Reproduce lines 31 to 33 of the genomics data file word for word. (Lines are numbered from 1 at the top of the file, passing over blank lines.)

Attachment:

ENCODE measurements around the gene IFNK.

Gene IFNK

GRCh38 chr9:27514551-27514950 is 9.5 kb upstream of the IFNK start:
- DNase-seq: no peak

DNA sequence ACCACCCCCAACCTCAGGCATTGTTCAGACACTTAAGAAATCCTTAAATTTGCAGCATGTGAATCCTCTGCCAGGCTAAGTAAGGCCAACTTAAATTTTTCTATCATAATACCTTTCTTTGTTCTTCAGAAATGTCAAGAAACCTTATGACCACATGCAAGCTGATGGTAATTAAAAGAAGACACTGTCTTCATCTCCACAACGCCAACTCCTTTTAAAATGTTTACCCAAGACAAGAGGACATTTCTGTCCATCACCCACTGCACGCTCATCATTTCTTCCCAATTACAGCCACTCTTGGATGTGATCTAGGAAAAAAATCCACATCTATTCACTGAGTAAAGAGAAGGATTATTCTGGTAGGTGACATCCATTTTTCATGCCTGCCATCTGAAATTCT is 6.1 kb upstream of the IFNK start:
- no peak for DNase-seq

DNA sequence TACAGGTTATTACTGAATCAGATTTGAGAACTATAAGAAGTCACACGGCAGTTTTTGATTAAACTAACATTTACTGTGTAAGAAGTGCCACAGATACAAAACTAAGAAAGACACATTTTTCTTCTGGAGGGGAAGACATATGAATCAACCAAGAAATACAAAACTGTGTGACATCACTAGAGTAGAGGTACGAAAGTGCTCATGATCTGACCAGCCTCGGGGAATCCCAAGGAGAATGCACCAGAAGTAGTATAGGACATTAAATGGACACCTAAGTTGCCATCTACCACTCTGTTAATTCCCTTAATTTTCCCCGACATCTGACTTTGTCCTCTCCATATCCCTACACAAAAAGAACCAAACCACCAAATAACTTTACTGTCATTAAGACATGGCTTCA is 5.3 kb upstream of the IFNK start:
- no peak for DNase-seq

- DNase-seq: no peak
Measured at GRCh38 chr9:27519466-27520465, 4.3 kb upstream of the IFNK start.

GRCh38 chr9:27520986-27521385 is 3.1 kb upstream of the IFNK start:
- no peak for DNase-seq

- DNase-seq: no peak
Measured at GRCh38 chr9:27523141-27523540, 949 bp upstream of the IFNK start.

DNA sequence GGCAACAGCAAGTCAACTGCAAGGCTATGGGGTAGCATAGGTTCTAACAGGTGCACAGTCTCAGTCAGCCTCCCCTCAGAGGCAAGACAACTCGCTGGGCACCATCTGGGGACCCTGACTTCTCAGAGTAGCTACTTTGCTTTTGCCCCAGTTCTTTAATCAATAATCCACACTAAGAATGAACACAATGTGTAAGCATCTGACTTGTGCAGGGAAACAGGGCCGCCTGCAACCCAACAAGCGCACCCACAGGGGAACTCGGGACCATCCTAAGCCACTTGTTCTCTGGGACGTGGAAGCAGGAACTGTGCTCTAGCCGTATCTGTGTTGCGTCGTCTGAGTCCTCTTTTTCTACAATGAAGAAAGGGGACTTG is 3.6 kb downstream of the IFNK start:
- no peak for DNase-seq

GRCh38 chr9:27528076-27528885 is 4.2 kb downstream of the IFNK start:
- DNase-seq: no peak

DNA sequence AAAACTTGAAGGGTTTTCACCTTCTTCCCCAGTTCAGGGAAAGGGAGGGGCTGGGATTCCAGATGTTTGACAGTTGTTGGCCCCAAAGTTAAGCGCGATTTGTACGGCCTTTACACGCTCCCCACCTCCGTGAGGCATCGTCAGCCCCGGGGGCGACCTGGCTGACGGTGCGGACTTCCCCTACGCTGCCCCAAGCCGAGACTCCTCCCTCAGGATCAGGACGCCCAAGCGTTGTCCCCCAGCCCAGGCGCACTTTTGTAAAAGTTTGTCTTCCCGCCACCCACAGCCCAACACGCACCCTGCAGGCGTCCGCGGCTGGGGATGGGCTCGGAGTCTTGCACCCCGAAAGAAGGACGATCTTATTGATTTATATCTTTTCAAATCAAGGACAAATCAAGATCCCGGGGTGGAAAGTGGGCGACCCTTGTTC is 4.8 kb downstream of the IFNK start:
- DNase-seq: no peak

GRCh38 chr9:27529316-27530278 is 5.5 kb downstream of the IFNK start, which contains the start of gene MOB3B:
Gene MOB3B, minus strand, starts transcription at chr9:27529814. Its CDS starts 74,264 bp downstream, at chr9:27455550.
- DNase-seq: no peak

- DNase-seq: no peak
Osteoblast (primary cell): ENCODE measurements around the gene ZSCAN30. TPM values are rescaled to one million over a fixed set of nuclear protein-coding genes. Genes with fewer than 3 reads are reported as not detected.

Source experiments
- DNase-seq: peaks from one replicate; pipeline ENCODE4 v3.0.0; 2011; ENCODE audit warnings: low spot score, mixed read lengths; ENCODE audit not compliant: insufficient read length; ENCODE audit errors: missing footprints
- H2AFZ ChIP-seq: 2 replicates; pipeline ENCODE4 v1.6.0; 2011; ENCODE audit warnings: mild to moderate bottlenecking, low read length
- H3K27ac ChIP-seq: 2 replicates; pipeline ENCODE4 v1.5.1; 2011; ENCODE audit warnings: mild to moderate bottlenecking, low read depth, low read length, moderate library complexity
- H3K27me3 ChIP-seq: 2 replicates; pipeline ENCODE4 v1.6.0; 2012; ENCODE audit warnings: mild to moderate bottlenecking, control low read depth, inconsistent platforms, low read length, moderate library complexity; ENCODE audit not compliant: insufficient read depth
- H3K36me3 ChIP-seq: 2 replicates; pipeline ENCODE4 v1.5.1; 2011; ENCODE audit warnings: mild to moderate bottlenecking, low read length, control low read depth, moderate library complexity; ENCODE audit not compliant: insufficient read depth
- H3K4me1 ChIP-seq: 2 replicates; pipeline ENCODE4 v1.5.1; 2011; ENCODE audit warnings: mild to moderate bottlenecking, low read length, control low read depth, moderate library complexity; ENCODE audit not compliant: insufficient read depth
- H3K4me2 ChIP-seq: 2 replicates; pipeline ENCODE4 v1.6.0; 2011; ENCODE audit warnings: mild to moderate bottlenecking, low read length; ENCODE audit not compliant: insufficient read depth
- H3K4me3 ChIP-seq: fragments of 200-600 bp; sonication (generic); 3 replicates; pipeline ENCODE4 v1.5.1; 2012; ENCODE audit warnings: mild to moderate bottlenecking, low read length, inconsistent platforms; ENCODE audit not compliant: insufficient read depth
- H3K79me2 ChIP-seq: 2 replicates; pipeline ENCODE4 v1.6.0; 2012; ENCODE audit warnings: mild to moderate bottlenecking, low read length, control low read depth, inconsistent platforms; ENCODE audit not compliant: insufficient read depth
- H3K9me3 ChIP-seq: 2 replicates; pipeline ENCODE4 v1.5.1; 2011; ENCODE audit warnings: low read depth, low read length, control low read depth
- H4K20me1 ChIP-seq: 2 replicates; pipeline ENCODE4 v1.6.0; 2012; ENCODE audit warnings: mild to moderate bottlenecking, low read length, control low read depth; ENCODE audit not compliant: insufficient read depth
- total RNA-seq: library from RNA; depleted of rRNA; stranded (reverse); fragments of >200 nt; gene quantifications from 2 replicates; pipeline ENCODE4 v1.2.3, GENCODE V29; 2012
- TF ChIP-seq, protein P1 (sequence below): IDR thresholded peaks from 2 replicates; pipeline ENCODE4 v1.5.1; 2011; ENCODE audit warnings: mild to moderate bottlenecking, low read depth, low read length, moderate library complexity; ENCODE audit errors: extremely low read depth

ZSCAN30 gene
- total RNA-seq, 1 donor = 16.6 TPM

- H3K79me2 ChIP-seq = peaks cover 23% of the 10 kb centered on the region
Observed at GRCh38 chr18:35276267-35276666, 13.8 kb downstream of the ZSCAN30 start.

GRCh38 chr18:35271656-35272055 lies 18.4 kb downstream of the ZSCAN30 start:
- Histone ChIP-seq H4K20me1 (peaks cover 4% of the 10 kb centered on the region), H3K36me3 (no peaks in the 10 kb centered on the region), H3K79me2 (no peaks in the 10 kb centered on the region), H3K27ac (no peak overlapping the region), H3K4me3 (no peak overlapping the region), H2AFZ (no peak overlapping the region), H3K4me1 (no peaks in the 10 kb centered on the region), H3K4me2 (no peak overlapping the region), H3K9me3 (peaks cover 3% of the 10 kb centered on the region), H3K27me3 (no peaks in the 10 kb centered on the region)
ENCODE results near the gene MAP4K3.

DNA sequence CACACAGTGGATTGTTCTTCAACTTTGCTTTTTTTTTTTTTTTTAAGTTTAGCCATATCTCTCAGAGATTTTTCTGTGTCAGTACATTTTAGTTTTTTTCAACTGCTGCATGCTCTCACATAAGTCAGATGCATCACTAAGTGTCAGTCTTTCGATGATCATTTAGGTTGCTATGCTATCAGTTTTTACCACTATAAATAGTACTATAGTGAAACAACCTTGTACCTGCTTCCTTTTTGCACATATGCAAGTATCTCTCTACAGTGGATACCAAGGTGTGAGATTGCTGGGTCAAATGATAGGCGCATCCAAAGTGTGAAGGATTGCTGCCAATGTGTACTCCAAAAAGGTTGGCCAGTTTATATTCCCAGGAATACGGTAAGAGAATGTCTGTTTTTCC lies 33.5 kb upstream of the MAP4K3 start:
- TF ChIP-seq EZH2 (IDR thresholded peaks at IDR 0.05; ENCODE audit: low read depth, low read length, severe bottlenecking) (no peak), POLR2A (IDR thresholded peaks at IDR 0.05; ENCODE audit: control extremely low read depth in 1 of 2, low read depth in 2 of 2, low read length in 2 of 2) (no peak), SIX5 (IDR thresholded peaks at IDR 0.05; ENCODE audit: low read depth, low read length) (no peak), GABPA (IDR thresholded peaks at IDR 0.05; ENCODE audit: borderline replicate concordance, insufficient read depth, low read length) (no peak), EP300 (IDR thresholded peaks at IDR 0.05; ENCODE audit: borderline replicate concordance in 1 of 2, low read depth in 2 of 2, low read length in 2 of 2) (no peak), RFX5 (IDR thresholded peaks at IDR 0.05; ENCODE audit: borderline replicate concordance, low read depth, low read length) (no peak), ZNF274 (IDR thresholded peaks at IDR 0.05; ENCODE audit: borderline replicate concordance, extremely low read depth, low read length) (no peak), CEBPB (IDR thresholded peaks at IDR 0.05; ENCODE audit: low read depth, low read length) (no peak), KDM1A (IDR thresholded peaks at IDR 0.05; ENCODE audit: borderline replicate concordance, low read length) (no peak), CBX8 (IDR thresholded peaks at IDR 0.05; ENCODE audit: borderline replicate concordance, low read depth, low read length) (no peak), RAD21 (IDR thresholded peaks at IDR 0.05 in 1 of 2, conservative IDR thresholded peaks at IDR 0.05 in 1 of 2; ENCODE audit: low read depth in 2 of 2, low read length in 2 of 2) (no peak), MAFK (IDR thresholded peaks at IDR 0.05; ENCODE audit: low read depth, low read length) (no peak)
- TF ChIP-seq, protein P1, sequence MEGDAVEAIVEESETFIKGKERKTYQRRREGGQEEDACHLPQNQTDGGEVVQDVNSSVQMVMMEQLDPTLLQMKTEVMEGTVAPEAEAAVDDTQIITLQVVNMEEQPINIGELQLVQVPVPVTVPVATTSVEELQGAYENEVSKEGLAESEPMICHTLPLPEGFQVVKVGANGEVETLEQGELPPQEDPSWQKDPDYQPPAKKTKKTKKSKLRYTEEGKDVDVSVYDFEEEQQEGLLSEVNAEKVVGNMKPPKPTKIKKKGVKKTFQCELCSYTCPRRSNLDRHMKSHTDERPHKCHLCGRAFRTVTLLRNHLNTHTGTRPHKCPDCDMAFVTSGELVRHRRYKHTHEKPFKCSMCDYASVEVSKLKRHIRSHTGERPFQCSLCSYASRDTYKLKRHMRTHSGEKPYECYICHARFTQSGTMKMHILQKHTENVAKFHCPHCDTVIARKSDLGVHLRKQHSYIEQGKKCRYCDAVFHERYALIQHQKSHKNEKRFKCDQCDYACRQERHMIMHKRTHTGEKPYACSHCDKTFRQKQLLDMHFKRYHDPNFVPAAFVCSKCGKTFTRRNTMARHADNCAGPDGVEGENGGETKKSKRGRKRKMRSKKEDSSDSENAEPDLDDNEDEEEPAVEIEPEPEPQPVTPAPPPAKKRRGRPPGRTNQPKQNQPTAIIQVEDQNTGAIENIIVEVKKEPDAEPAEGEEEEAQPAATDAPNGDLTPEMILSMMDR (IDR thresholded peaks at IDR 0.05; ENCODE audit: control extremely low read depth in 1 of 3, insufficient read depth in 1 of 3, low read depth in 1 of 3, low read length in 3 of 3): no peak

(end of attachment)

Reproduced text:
- H3K36me3 ChIP-seq: 2 replicates; pipeline ENCODE4 v1.5.1; 2011; ENCODE audit warnings: mild to moderate bottlenecking, low read length, control low read depth, moderate library complexity; ENCODE audit not compliant: insufficient read depth
- H3K4me1 ChIP-seq: 2 replicates; pipeline ENCODE4 v1.5.1; 2011; ENCODE audit warnings: mild to moderate bottlenecking, low read length, control low read depth, moderate library complexity; ENCODE audit not compliant: insufficient read depth
- H3K4me2 ChIP-seq: 2 replicates; pipeline ENCODE4 v1.6.0; 2011; ENCODE audit warnings: mild to moderate bottlenecking, low read length; ENCODE audit not compliant: insufficient read depth